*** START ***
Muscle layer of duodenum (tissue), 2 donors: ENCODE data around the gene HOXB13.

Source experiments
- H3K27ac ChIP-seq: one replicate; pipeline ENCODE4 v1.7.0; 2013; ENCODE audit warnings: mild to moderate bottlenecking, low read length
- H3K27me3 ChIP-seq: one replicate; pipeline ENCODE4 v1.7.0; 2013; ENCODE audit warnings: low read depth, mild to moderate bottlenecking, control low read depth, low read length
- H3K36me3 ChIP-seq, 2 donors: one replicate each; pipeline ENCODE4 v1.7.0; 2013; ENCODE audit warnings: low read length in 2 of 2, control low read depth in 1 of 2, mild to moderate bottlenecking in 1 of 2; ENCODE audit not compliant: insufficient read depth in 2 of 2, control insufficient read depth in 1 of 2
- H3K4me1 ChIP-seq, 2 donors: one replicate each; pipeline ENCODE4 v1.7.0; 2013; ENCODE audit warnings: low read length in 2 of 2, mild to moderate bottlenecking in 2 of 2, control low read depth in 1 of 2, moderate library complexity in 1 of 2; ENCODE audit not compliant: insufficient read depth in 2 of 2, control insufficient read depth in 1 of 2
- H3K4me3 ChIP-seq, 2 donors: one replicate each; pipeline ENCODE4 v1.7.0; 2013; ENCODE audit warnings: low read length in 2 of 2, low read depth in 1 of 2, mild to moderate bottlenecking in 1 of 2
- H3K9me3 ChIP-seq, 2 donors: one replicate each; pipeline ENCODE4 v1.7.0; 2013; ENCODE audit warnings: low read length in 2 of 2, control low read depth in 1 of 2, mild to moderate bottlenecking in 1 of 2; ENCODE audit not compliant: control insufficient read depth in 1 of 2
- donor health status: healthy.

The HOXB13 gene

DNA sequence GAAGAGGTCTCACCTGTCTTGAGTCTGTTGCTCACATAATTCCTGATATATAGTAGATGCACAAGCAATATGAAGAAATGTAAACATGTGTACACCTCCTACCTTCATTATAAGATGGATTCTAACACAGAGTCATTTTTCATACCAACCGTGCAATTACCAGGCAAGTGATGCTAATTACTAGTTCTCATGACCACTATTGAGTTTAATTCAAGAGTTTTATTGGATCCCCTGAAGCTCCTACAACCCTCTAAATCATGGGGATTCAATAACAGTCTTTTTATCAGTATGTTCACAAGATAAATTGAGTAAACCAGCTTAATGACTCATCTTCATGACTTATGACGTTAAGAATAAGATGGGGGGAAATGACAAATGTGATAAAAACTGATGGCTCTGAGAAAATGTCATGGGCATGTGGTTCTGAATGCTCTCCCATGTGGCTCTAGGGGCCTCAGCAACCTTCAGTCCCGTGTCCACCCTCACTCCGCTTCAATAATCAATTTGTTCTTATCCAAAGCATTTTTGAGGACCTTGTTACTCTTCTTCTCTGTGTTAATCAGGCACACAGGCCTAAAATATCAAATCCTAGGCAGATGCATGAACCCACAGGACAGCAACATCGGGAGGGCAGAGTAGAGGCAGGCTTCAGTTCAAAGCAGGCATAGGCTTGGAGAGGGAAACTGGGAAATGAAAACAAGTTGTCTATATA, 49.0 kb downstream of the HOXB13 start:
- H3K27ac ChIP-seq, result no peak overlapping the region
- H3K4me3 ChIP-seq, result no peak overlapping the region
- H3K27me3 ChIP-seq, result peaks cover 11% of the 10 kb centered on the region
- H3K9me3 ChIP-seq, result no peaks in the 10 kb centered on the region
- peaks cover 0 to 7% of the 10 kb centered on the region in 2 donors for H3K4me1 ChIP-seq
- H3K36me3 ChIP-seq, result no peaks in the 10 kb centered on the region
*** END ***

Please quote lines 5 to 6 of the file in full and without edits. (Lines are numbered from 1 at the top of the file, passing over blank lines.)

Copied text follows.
- H3K36me3 ChIP-seq, 2 donors: one replicate each; pipeline ENCODE4 v1.7.0; 2013; ENCODE audit warnings: low read length in 2 of 2, control low read depth in 1 of 2, mild to moderate bottlenecking in 1 of 2; ENCODE audit not compliant: insufficient read depth in 2 of 2, control insufficient read depth in 1 of 2
- H3K4me1 ChIP-seq, 2 donors: one replicate each; pipeline ENCODE4 v1.7.0; 2013; ENCODE audit warnings: low read length in 2 of 2, mild to moderate bottlenecking in 2 of 2, control low read depth in 1 of 2, moderate library complexity in 1 of 2; ENCODE audit not compliant: insufficient read depth in 2 of 2, control insufficient read depth in 1 of 2